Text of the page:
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This Breath, This Body, This Sky

Updated: Jan 29, 2022

Cold and Covid had us all virtual again this week. However, this did not put a damper on any of the ART YARD programs. ART YARD Artists of all ages were engaged intellectually, connected through thoughtful dialogue, and amazingly creative in their art making.

In fact, we had a new milestone in Vera’s Advanced Studio session when she wove all of those things into a brand new video piece. But let me start at the beginning…


This week in ART YARD Advanced Studio on Zoom inspired by her experience as a participating artist in our recent sessions with Fatima and Aisha, Teaching Artist Vera Tineo presented a class entitled Reflecting As A Healing Process. Vera had us pondering the act of thinking about something as an expression of a profound experience.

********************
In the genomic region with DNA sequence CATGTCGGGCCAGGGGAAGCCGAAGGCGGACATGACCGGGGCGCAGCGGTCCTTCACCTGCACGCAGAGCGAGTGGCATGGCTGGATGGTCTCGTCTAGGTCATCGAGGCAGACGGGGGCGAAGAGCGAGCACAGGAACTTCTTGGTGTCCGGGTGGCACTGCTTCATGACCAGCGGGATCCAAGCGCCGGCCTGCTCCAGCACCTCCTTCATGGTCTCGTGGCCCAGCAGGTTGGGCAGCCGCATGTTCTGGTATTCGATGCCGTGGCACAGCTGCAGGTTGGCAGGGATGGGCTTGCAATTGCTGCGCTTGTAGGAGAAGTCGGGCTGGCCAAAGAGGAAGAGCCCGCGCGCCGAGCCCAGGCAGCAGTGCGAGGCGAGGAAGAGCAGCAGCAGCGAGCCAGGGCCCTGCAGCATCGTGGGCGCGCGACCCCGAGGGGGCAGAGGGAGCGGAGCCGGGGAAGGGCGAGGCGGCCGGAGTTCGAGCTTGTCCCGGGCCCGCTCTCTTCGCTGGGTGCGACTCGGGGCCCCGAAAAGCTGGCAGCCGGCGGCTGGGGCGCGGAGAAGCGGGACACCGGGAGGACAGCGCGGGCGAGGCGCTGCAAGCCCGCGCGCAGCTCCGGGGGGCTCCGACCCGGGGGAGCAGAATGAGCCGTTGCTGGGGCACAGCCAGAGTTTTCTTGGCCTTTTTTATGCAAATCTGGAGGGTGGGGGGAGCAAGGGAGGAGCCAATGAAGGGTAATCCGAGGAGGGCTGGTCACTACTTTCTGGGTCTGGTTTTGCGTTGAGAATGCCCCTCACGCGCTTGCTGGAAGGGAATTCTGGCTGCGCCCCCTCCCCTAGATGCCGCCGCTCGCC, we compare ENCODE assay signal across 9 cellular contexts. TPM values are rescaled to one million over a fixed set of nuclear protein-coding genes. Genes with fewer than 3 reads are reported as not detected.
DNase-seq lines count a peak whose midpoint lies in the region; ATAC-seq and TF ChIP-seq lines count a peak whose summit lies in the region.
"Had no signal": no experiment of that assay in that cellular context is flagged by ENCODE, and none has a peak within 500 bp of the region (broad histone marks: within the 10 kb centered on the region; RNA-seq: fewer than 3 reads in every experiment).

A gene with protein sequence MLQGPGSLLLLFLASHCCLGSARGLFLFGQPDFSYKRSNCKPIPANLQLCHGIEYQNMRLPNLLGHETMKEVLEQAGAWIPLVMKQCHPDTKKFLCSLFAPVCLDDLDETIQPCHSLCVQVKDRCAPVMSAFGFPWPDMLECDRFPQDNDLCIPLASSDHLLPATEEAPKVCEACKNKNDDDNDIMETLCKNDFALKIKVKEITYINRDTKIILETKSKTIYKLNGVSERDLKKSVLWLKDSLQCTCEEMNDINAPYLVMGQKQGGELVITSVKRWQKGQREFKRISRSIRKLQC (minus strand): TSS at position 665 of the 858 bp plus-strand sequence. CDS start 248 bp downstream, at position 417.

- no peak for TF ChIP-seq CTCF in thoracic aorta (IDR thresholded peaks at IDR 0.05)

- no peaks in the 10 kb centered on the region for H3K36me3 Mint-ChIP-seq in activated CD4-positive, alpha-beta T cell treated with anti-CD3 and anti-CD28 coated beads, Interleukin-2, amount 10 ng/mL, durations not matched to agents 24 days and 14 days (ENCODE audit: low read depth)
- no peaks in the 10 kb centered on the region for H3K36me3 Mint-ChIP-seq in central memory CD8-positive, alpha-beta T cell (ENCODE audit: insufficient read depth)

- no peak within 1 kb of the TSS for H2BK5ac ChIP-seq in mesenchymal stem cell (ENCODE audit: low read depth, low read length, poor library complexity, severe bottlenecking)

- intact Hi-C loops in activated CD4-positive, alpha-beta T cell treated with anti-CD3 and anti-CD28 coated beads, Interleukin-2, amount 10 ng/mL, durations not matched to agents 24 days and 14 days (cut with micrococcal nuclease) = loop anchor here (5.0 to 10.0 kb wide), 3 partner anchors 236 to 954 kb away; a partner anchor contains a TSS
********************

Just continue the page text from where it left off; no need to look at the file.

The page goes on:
For inspiration and to spur discussion we looked at work by Michael Jackson & Akua Noni Parker, Faig Ahmed, Evelyn Beliveau, Criselda Vasquez, Masami Teraoka, Eric Avery and Vera’s own protest pieces. (shown in that order below). We also listened to a clip from a podcasts by choreographer Jerome Robins and an interview with Lindy West about her book Shrill, an expose on fat shaming, from This American Life.

Vera asked us to think about a situation, event or experience upon which we did or could reflect as a form of healing. The resulting works were profound and spurred a fantastic dialogue.

Marilyn wowed us with her collage about the power and buoyancy of the community of ART YARD.

Marilyn August, Reflecting As A Healing Process

Wayne reflected upon the beauty of a butterfly alight on the cracked pavement during a solitary covid walk.

Wayne Gross, Reflecting As A Healing Process

Illness and recovery is the subject for both Abby thinking about her serious spine surgery and month-long hospital stay and Nayarit an intense debilitating childhood sickness that altered her perception of the world around her.

Abbriele Johnson, Reflecting As A Healing Process

Nayarit Tineo, Reflecting As A Healing Process

Delphine illustrates the Brain Squeeze of 6th grade and Madison the maturing experiences including school graduation of 2021.